Green occupants for green buildings
thesisposted on 28.03.2022, 19:05 authored by Max Paul Deuble
Given contemporaneous concerns of climate change and increasing fossil fuel prices, architects and building designers are exploring mixed-mode (MM) ventilation as a way of combining the best features of air-conditioned (AC) and naturally-ventilated (NV) buildings. MM or ‘hybrid’ buildings utilise a ‘free-running’ NV mode whenever outdoor weather conditions are considered favourable, but revert to mechanical systems for heating, ventilation and air-conditioning when external conditions are deemed less favourable for occupants. This thesis explores how occupant expectations and environmental attitudes may influence thermal comfort and occupant satisfaction within the context of the indoor thermal environment. In doing so, it evaluates the potential for climate change mitigation in NV and MM buildings through occupant behavioural adaptations. Two academic office buildings with different ventilation strategies (i.e. MM and NV) from a university in Sydney, Australia were used as case studies for this research. Post-occupancy evaluations (POEs) supplemented with the 15-item New Ecological Paradigm (NEP) questionnaire, measuring strength of endorsement (from low to high) of an ecological worldview, were conducted in both buildings to examine how environmental attitudes caninfluence occupants’ tolerance of the indoor environmental performance of green buildings. Parallel thermal comfort studies, along with continuous indoor and outdoor climate measurements, were also conducted to investigate the differences in occupant satisfaction and comfort perceptions between each building and between the POE and comfort questionnaires.The POE ‘forgiveness factor’ attempts to quantify the users’ tolerance of a building’s environmental conditions by taking into account the user’s scores for thermal, acoustic and visual comfort. This study found a possible association between environmental beliefs and occupants’ forgiveness factor, which suggests that despite having less-than-ideal thermal conditions, occupants with higher NEP scores were more tolerant of their building’s shortcomings compared to occupants with lower NEP scores. Analyses of subjects’ thermal sensation within the MM building indicated that observed comfort votes (Actual Mean Vote – AMV) measured in AC mode were congruent to those predicted using the Predicted Mean Vote (PMV) equation. During NV mode, however, observed AMV values did not conform to the PMV values, suggesting that occupants were more adaptive to indoor operative temperatures during NV mode as opposed to when the building was in AC mode. In comparison, whilst occupants experienced significantly warmer operative temperatures in the NV building, observed thermal sensations were also found to differ from the predicted values, suggesting adaptive behaviours of the occupants. Thermal satisfaction and acceptability, along with participant comments and anecdotal evidence from each building, were analysed to investigate the effectiveness of POE methods in evaluating building performance. Results from this study suggest occupants can and do use POE as a vehicle for complaint about general workplace issues, unrelated to their building. This thesis underscores the importance of occupant expectations and attitudes within the indoor thermal environment. Each study highlights significant differences between occupants’ thermal responses under different indoor environmental conditions, suggesting people’s environmental attitudes and expectations affect their perception of comfort and satisfaction within MM and NV buildings. Furthermore, the complexity of thermal perception and the inadequacy of static models to describe occupant comfort in MM buildings are discussed in the context of whether such design approaches fall within the scope of international adaptive comfort standards. This research provides evidence to support extending the psychological dimensions of thermal comfort and building performance studies to account for the contextual influences at play in green buildings, such as environmental attitudes, expectations and personal control.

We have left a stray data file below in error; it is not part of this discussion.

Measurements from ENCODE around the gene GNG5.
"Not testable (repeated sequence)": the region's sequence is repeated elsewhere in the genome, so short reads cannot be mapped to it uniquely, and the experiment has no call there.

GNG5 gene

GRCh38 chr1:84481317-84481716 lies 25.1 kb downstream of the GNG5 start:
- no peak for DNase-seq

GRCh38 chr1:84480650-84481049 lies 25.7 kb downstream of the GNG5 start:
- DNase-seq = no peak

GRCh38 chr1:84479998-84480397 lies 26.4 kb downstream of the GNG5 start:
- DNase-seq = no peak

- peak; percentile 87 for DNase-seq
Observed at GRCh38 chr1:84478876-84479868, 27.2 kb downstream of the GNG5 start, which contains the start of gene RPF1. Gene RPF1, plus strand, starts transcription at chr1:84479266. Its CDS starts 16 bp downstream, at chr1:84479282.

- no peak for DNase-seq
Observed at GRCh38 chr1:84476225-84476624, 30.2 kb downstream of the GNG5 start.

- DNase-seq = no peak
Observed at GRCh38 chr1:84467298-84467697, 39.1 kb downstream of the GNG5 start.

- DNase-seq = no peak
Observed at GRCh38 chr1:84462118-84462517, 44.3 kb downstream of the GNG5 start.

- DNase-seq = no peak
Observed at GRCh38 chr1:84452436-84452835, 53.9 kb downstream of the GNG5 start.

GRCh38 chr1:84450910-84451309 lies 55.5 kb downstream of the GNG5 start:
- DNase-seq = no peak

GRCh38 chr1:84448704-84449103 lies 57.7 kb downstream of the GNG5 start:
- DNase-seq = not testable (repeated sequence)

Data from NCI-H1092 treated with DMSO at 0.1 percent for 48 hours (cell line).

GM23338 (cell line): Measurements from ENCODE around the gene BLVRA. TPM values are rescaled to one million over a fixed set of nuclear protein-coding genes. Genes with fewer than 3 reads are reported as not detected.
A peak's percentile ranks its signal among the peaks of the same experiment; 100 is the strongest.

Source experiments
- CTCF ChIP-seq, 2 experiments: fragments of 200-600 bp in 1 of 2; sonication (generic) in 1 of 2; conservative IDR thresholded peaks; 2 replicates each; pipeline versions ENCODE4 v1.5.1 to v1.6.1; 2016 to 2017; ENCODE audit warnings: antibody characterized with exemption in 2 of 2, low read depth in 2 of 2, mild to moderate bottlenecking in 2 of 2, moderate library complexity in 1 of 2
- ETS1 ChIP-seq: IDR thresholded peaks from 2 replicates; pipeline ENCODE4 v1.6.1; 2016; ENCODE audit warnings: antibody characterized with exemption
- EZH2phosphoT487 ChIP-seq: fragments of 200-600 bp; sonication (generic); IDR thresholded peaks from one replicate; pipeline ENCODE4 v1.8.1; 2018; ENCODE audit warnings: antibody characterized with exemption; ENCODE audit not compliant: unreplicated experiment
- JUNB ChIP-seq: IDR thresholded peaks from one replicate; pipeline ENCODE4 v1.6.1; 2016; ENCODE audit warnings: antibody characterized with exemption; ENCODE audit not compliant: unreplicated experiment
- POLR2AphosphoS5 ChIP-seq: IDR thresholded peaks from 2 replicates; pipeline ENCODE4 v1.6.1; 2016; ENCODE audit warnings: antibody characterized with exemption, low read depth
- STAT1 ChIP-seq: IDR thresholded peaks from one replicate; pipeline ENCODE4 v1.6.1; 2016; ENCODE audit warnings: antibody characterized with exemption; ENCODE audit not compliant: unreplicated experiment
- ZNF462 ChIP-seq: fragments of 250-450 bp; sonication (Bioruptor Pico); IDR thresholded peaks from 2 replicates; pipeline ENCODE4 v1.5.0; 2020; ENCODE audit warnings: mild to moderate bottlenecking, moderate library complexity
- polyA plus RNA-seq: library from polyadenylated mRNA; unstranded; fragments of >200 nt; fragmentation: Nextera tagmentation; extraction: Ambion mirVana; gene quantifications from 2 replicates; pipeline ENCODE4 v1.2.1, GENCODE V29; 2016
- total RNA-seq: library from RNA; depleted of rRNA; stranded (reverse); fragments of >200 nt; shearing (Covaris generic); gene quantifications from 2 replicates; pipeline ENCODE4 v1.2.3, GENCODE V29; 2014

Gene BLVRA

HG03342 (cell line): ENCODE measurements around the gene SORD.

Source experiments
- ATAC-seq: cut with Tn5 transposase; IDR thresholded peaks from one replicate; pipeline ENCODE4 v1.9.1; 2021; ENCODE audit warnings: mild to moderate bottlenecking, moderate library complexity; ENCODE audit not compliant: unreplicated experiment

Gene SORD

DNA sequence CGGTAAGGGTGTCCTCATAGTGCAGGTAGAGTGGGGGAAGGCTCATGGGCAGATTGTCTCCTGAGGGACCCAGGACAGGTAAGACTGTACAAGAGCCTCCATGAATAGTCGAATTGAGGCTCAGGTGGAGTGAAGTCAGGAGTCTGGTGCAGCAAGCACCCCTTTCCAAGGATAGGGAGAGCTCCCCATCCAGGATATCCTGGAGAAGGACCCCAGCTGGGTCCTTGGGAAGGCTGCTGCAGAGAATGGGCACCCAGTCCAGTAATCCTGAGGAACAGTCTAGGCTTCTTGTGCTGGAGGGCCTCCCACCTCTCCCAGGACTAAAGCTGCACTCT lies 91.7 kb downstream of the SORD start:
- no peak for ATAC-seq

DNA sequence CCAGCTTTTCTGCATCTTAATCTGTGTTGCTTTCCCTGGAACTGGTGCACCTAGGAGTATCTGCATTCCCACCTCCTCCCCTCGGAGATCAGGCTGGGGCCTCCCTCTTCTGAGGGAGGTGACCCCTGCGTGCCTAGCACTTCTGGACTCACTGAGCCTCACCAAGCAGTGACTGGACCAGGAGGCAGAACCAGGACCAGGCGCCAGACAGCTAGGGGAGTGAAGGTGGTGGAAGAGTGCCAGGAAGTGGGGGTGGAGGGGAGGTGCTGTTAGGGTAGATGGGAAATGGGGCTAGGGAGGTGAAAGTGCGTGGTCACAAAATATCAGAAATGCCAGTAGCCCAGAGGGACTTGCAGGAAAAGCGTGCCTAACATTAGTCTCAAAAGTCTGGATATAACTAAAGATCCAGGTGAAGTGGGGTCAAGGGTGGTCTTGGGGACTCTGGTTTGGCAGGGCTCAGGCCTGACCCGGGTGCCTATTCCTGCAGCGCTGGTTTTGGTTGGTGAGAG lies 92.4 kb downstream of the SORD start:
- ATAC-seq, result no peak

Table of Contents1. Introduction -- 2. Literature review -- 3. Methods -- 4. Results and discussion -- 5. Conclusions -- Appendices.
NotesBibliography: pages 203-225 "June 2012" "A thesis submitted in fulfilment of the requirement for the degree of Doctor of Philosophy" Thesis by publication.
Awarding InstitutionMacquarie University
Degree TypeThesis PhD
DegreePhD, Macquarie University, Faculty of Science, Department of Environment and Geography
Department, Centre or SchoolDepartment of Environment and Geography
Year of Award2013
Principal SupervisorPaul Beggs
Additional Supervisor 1Richard De Dear
RightsCopyright Max Paul Deuble 2013. Copyright disclaimer: http://www.copyright.mq.edu.au/.
Extent1 online resource (xxvi, 297 pages) illustrations (chiefly colour), maps
Former Identifiersmq:39709 http://hdl.handle.net/1959.14/354981
Air conditioningBuildings -- Energy conservation -- AustraliaArchitecture and energy conservationAir conditioning -- Environmental aspects -- AustraliaHeating -- Environmental aspects -- Australiapost-occupancy evaluationsArchitectureHeatingArchitecture -- Environmental aspects -- Australiaforgiveness factorBuildingsSustainable buildingsVentilationArchitecture and energy conservation -- Australia -- Case studiesmixed-mode buildingsBuildings -- Environmental aspects -- AustraliaSustainable buildings -- Design and construction -- Australiathermal comfortSustainable architecturegreen buildingsSustainable architecture -- Australia -- Case studiesVentilation -- Environmental aspects -- Australia